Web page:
112. The apparatus of claim 109, wherein said first module is further adapted to receive a user selection of at least one extension for inclusion within said design, said at least one extension being selected before said act of generating a customized description language model is performed.
113. The apparatus of claim 109, wherein said apparatus further comprises a processor, display device, internal memory, and input device.
114. The apparatus of claim 109, wherein said one or more inputs comprise at least one input selected from the group consisting of (i) overall device or system configuration, (ii) width of the external memory system data bus, and (iii) cache type/size.
115. The apparatus claim 109, wherein said test code comprises configuration register test code.
116. The apparatus of claim 109, wherein said processor or processor peripheral comprises a RISC processor, and said description language model comprises a VHDL model.
117. The apparatus of claim 109, further comprising a second computer program which writes a third computer program adapted to perform a specific task based at least in part on said user inputs.
118. The apparatus of claim 117, wherein said second computer program is integrated with said computer program, and said third program is automatically executed to perform said task.
119. The apparatus of claim 109, further comprising a module configured to evaluate the acceptability of said description language model using at least said test code.
120. The apparatus of claim 109, further comprising a module adapted to test the customized description language through simulation or synthesis using said test code;
wherein if a different testing outcome is desired, said apparatus is further configured to receive one or more additional inputs and cause generation of a second customized description language model.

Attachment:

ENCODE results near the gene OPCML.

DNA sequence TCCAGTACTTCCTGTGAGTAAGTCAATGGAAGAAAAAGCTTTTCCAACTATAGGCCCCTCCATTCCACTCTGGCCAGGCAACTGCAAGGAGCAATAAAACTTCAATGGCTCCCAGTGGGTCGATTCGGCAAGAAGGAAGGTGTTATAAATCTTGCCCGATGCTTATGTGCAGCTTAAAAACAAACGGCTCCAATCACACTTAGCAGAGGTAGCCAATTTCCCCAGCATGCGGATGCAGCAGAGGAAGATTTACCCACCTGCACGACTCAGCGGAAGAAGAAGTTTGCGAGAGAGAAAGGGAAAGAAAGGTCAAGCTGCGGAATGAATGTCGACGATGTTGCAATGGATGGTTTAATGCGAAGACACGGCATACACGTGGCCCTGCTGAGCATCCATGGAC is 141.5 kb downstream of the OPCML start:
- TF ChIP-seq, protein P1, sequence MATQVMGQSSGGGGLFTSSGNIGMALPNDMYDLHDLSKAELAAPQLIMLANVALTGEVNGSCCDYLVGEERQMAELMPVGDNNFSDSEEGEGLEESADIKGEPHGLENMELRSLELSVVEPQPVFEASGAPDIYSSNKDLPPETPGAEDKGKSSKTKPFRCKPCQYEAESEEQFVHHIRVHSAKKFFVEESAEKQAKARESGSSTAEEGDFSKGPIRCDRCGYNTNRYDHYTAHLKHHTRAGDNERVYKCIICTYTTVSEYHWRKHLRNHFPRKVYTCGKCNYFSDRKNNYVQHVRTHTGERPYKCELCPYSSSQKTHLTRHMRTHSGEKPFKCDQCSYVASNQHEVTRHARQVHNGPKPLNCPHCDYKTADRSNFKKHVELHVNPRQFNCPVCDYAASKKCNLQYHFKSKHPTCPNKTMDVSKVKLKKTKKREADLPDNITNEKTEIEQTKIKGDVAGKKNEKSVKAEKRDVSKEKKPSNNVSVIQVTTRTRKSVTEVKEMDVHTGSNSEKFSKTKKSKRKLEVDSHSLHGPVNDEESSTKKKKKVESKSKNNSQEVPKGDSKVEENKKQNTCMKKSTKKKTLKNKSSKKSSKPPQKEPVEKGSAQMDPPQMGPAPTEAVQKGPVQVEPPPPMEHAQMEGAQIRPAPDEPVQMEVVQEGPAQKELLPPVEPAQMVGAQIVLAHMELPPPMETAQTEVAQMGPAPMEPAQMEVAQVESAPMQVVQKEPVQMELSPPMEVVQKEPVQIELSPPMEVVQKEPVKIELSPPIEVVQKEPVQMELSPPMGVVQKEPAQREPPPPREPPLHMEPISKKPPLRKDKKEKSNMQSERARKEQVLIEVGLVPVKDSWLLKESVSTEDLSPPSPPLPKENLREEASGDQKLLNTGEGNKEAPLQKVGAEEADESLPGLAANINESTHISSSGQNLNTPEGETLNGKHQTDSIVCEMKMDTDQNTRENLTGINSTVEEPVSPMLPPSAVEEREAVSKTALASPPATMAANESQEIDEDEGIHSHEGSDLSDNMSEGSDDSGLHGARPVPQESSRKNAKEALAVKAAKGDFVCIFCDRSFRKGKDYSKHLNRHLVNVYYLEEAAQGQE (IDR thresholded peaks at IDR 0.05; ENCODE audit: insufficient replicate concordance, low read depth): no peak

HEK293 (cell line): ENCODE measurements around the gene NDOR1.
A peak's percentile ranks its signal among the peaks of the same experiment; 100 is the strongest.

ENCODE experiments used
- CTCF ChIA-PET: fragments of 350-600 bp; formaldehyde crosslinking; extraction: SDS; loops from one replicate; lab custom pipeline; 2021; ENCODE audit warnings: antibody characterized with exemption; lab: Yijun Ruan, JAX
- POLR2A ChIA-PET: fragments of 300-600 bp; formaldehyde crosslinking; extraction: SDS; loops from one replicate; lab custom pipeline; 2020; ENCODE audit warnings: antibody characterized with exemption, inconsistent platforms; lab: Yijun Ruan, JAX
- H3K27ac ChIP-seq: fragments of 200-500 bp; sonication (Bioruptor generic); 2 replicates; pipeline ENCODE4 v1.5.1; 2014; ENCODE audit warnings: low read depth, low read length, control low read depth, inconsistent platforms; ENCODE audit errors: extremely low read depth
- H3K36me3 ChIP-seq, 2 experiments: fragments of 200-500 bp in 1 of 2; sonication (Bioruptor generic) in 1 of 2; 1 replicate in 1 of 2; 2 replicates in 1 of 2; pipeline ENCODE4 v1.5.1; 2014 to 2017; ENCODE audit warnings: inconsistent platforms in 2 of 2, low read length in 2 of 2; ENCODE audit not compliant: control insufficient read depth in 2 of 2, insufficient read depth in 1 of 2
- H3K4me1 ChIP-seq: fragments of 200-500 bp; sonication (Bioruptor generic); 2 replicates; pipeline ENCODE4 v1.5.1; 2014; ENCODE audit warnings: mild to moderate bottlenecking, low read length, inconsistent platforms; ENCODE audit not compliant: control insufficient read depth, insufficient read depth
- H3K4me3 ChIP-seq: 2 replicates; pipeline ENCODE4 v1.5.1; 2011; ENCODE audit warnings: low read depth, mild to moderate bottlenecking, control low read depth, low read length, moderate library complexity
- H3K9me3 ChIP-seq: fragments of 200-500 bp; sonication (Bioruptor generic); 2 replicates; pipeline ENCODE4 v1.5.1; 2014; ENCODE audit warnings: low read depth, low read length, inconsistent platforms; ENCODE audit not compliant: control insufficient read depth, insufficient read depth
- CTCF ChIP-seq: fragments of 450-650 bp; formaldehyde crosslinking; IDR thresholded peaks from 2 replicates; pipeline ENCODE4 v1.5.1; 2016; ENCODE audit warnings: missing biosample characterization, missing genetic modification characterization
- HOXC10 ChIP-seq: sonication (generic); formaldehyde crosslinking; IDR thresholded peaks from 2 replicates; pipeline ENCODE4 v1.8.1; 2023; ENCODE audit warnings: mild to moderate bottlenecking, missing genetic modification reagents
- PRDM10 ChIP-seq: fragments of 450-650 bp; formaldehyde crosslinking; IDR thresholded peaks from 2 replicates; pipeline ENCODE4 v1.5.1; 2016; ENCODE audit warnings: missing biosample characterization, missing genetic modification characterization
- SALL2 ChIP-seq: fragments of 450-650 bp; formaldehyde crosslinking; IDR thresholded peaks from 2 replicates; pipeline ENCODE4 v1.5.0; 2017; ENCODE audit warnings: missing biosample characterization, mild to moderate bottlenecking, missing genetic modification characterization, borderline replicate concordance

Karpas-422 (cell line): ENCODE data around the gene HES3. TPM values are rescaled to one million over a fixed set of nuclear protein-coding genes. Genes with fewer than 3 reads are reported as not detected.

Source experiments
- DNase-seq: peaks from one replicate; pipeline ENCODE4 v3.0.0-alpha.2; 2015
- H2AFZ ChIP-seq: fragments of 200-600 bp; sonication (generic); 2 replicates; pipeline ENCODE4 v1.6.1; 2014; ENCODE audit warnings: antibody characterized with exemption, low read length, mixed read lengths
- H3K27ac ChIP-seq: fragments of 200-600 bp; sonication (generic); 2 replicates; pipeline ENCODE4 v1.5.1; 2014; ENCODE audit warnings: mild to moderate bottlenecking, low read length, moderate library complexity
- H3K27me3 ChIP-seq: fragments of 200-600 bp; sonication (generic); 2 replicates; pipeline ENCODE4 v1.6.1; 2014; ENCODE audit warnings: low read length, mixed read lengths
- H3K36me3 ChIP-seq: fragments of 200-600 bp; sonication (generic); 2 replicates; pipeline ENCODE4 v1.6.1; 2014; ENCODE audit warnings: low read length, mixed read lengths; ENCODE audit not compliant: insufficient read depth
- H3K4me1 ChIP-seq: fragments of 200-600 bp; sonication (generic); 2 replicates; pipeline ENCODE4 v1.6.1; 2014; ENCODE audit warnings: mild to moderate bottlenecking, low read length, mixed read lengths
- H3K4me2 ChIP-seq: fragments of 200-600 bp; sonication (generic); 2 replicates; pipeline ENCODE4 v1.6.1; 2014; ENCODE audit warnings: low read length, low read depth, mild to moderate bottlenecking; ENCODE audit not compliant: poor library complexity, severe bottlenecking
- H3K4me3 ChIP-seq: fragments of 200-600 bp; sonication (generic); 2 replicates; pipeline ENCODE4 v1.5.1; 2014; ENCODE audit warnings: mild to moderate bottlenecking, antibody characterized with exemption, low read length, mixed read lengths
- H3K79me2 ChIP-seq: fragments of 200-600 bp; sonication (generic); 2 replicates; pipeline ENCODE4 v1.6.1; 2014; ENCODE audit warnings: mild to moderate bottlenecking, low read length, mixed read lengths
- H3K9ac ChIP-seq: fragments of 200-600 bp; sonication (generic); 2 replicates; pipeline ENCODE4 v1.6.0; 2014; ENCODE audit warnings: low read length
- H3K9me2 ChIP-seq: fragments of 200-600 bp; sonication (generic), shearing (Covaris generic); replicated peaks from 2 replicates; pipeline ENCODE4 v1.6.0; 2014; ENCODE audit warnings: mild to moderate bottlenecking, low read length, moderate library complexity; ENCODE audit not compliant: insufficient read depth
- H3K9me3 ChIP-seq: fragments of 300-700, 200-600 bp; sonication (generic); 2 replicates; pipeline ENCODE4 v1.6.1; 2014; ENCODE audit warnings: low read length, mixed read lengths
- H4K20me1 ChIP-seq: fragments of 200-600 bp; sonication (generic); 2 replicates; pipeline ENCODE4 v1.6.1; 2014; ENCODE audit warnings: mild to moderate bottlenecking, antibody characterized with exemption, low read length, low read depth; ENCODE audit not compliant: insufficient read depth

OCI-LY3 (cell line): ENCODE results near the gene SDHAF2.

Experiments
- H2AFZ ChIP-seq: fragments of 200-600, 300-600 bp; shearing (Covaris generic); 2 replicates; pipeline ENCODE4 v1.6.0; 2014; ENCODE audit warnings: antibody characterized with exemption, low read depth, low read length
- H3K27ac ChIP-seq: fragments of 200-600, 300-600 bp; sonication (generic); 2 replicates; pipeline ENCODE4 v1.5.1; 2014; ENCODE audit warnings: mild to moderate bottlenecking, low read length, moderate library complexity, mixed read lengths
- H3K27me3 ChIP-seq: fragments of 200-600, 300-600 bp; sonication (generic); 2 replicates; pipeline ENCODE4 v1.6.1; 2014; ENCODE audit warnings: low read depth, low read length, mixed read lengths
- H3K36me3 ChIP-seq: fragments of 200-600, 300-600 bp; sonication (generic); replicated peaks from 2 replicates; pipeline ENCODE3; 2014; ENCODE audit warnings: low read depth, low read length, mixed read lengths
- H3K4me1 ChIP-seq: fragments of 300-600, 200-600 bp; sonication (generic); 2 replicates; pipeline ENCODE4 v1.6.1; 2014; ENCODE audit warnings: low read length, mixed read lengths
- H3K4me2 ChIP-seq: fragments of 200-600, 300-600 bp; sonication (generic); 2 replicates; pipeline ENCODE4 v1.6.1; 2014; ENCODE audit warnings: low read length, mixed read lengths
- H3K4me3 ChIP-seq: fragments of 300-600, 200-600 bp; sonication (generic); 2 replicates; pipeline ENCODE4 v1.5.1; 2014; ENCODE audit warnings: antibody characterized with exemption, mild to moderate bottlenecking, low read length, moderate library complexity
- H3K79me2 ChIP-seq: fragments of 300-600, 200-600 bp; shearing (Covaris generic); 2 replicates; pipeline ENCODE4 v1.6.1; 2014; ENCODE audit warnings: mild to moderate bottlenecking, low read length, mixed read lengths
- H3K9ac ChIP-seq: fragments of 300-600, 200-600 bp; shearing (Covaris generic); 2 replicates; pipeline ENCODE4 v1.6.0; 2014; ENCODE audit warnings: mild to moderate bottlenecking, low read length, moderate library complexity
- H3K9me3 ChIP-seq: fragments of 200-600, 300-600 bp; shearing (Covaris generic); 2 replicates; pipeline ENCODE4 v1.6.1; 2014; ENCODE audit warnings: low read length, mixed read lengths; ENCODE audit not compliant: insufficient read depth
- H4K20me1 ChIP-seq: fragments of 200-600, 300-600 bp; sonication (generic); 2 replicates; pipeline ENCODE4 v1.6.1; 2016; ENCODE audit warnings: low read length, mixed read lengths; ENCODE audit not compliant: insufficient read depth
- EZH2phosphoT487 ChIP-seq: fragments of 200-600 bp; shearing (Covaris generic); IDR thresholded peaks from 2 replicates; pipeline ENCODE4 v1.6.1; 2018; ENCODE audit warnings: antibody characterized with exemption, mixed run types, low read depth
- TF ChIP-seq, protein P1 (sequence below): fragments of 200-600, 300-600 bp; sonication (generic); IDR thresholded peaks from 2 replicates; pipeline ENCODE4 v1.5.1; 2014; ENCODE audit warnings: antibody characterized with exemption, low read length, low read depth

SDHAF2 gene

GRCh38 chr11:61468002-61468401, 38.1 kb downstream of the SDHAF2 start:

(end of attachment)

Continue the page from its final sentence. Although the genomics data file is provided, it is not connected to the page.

121. The apparatus of claim 109, further comprising a module adapted to conduct a hardware/software co-verification.
122. The apparatus of claim 121, wherein the act of conducting a hardware/software co-verification further comprises using a debugger to run software using at least a portion of the description language model.
123. The apparatus of claim 109, further comprising a module adapted to conduct a core verification as part of the generation of said customized description language model.
124. Storage apparatus, comprising:
storage media configured to store at least one computer program; and
at least one computer program stored on said media and configured to produce at least a portion of an integrated circuit design, said design including at least one of a processor or processor peripheral device, the at least one computer program comprising:
a first module adapted to receive one or more user inputs for at least one customized parameter of the processor or processor peripheral;
a second module adapted to generate a customized description language model having both structural and functional elements and based on the least one customized parameter, said generation of said model including modification of at least one existing description by substituting or modifying values in the at least one existing description; and
a third module adapted for automated generation of test code associated with the customized description language model.
125. A method of enabling the generation of at least a portion of an integrated circuit design, comprising:
providing at least one computer program stored on said media and configured to produce at least a portion of an integrated circuit design, said design including at least one of a processor or processor peripheral device, the at least one computer program comprising:
a first module adapted to receive one or more user inputs for at least one customized parameter of the processor or processor peripheral;
a second module adapted to generate a customized description language model having both structural and functional elements and based on the least one customized parameter, said generation of said model including modification of at least one existing description by substituting or modifying values in the at least one existing description; and
a third module adapted for automated generation of test code associated with the customized description language model; and